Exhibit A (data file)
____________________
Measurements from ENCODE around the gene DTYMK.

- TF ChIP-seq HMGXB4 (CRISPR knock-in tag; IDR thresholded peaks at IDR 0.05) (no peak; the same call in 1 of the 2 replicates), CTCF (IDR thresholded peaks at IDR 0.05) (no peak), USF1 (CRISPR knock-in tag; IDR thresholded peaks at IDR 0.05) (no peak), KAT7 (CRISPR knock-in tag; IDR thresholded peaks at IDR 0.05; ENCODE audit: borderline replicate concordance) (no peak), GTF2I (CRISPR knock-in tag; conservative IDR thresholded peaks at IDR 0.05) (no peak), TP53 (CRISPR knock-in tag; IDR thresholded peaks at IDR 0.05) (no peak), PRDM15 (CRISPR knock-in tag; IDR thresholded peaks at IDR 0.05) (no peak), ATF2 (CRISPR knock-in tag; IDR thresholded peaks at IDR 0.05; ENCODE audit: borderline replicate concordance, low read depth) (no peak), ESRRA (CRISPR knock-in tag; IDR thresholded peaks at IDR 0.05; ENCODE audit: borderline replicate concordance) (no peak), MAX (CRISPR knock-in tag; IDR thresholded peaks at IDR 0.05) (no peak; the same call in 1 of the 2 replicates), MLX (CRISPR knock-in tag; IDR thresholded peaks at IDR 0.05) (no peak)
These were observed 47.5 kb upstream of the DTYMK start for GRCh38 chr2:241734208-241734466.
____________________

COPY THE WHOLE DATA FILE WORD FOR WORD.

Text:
Measurements from ENCODE around the gene DTYMK.

- TF ChIP-seq HMGXB4 (CRISPR knock-in tag; IDR thresholded peaks at IDR 0.05) (no peak; the same call in 1 of the 2 replicates), CTCF (IDR thresholded peaks at IDR 0.05) (no peak), USF1 (CRISPR knock-in tag; IDR thresholded peaks at IDR 0.05) (no peak), KAT7 (CRISPR knock-in tag; IDR thresholded peaks at IDR 0.05; ENCODE audit: borderline replicate concordance) (no peak), GTF2I (CRISPR knock-in tag; conservative IDR thresholded peaks at IDR 0.05) (no peak), TP53 (CRISPR knock-in tag; IDR thresholded peaks at IDR 0.05) (no peak), PRDM15 (CRISPR knock-in tag; IDR thresholded peaks at IDR 0.05) (no peak), ATF2 (CRISPR knock-in tag; IDR thresholded peaks at IDR 0.05; ENCODE audit: borderline replicate concordance, low read depth) (no peak), ESRRA (CRISPR knock-in tag; IDR thresholded peaks at IDR 0.05; ENCODE audit: borderline replicate concordance) (no peak), MAX (CRISPR knock-in tag; IDR thresholded peaks at IDR 0.05) (no peak; the same call in 1 of the 2 replicates), MLX (CRISPR knock-in tag; IDR thresholded peaks at IDR 0.05) (no peak)
These were observed 47.5 kb upstream of the DTYMK start for GRCh38 chr2:241734208-241734466.